Opinion | Why markets drew on bad inflation news

There are a lot of other factors that should curb inflation, but which are not yet reflected in government reports. Official estimates of housing costs tend to lag well behind the listed rents, so they are only now catching up with the big increase in 2021 and will not reflect moderating rents for a while. Shipping costs have dropped and in general it seems that supply chain problems are easing.

So we should get some short-term inflation reductions starting more or less now. And there are two major reasons to expect that the forthcoming slowdown in inflation will continue.

First, while we continue to hear ominous warnings about a wage-price spiral, it is difficult to deal with if wages refuse to spiral. And the growth rate of the average wage has actually been more slowly, from about 6 percent at the beginning of this year to about 4 percent now. It’s still a bit too high to be in line with the Fed’s target of 2 percent inflation, but not much.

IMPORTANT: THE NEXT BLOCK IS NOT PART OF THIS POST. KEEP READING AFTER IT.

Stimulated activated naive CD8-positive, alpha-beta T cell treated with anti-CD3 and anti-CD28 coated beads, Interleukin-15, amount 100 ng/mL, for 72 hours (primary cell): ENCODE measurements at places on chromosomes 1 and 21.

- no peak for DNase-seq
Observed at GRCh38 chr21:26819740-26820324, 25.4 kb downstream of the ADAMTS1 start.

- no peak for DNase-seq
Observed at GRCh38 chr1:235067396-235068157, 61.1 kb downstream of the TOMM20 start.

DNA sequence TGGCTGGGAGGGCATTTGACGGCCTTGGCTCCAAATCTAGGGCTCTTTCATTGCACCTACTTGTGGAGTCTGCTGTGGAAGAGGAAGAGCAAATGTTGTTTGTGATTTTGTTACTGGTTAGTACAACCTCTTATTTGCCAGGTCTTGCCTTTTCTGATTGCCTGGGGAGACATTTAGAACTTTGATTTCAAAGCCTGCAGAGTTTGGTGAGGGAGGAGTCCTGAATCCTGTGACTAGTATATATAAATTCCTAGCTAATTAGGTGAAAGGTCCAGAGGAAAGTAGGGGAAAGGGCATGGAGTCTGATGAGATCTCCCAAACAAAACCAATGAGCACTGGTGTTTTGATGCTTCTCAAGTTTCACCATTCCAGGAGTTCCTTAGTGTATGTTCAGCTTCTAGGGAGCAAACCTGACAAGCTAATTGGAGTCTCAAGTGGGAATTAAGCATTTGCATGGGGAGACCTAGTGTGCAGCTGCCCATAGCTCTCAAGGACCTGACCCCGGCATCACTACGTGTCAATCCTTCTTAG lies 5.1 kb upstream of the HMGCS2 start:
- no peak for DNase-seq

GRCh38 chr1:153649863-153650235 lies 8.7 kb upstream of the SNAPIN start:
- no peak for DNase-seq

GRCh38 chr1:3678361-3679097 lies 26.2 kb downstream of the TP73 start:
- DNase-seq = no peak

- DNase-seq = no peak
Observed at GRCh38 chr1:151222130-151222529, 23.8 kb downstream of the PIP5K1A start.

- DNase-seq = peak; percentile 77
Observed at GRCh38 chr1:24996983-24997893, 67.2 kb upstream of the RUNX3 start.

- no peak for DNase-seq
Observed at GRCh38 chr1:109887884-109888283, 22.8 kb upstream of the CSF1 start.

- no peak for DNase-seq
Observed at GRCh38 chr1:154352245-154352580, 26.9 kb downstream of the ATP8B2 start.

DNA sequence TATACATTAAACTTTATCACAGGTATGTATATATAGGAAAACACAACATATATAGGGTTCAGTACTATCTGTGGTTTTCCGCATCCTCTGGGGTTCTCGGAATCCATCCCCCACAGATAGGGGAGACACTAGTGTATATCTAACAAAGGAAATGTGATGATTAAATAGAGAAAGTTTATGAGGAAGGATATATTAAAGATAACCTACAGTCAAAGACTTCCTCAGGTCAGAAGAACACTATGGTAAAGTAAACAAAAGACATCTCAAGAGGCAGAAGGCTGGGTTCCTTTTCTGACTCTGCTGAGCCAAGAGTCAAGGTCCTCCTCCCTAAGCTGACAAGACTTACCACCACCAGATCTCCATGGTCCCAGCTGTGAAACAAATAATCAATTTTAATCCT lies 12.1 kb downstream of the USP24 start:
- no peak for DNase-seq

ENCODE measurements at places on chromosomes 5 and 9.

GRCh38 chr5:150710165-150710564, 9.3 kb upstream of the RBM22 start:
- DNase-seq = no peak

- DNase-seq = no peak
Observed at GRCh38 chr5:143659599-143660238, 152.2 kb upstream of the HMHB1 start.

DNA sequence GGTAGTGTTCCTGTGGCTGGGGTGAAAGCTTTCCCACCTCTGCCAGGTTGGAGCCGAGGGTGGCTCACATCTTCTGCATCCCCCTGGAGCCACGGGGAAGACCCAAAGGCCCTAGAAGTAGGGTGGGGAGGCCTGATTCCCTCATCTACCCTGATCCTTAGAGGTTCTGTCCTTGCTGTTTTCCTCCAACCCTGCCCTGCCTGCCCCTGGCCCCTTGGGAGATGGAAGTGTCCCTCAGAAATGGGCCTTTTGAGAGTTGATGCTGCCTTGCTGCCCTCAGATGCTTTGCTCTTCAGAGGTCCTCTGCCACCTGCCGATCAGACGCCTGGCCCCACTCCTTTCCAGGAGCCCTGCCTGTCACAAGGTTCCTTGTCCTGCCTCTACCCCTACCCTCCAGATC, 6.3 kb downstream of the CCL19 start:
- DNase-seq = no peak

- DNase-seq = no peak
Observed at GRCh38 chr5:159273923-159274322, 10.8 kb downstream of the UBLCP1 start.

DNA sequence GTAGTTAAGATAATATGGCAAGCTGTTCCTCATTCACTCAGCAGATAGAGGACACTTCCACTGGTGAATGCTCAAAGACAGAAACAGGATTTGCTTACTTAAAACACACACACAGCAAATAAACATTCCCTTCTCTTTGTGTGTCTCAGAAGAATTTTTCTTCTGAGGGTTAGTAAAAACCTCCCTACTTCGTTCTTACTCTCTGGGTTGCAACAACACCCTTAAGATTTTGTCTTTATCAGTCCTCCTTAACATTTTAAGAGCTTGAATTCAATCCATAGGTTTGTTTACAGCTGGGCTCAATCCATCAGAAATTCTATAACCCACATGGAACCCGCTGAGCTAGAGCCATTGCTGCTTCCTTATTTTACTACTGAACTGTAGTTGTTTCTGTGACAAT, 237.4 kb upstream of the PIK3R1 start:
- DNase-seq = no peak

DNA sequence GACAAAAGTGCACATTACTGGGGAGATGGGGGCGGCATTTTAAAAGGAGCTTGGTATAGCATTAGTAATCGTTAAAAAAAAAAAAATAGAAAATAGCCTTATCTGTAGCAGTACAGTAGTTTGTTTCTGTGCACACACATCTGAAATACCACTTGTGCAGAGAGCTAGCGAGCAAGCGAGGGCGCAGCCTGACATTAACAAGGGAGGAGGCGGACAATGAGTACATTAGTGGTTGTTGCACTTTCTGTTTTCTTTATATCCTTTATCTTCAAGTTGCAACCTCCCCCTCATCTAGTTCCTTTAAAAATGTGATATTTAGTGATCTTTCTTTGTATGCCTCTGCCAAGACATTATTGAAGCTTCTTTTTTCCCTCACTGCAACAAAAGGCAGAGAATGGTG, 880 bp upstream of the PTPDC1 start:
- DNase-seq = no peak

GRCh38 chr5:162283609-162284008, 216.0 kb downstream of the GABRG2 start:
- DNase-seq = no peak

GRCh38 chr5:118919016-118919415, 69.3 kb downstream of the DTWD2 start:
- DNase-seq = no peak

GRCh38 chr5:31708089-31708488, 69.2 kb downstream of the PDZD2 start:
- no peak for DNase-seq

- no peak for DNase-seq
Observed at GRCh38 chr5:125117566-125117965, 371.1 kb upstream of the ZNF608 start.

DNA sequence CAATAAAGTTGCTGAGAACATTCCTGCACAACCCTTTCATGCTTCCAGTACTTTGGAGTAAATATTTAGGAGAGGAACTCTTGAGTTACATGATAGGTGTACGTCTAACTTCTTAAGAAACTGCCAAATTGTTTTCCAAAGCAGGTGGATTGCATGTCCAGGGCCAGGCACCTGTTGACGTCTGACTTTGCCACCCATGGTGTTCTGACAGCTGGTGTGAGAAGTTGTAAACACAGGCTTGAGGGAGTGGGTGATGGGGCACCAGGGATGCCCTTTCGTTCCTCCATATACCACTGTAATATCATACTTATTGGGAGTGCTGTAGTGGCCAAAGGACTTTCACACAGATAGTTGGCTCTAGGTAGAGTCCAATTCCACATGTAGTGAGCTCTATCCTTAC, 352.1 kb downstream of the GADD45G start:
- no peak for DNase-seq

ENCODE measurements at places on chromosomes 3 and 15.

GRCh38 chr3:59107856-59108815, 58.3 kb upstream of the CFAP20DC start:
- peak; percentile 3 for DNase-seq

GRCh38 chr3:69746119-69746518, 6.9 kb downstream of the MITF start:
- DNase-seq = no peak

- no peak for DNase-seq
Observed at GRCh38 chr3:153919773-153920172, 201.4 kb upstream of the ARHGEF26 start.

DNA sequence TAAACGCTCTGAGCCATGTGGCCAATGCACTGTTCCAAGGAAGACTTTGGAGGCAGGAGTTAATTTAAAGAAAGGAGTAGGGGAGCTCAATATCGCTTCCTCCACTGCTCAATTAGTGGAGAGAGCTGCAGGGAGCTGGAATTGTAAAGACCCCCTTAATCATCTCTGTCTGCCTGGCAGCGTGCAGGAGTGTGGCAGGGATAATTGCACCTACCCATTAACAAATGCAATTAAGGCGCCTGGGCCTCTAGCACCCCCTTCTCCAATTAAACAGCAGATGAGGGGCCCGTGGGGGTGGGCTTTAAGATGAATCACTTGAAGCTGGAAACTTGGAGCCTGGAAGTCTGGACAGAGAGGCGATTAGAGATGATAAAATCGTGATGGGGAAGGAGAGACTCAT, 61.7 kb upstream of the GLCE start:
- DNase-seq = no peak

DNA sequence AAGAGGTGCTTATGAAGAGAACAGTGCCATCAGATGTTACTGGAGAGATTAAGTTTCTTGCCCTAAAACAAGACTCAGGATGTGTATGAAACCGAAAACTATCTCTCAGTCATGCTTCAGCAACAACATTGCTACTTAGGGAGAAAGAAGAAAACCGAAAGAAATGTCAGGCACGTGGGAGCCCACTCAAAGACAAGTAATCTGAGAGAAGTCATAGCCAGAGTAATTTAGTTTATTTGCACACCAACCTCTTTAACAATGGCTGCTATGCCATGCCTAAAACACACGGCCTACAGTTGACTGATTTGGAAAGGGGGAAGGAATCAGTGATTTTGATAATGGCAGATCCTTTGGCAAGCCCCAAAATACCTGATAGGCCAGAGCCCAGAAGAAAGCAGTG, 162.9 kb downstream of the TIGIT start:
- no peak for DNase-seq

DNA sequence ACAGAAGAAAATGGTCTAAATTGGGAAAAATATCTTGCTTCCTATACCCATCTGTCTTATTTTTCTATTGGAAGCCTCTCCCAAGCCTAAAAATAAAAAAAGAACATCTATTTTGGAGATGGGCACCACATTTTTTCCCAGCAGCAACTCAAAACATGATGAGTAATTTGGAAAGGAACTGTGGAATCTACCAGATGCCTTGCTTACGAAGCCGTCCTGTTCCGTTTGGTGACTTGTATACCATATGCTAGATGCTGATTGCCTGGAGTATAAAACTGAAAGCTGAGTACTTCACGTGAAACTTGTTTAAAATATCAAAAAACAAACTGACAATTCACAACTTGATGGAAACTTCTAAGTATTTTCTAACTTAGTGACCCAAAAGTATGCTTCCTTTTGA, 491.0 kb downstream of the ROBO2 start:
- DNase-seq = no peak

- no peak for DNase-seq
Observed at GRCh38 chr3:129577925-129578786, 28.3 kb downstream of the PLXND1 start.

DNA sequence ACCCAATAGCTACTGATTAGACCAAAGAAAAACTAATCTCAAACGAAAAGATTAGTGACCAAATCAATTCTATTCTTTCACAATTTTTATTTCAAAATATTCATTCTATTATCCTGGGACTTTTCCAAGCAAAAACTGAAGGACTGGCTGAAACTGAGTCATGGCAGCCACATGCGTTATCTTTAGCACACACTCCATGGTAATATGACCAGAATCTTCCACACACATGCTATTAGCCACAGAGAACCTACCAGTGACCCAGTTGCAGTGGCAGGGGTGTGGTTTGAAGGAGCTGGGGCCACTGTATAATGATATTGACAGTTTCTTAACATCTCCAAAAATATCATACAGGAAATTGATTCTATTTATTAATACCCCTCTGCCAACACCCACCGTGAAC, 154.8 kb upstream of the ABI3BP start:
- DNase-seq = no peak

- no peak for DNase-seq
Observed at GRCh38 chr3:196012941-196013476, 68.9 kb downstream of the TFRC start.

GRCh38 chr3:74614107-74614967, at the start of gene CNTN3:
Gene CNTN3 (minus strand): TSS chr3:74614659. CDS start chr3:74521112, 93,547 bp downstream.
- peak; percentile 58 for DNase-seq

Second, while the Fed is trying to fight inflation by raising interest rates, we should not expect to see much, if any, benefit from this effort yet. The long-term interest rates, which are what matter to the real economy and reflect both current Fed policy and expectations for future policy, only really took off in March. And no one, but no one, should have thought that this rise in interest rates would have a noticeable effect on inflation in just under three to four months.

That is, if the Fed’s change in policy is going to bring inflation down, it will all happen in the future. The markets believe that the Fed will limit inflation, and so do I; but June’s consumer price report tells you nothing, either way, whether we’re right. It’s just too early.

So the message we get from the markets – a message backed by a lot of data that has not yet reached official consumer prices – is, do not panic. Inflation is actually not out of control, even though the pain many consumers are feeling right now is.

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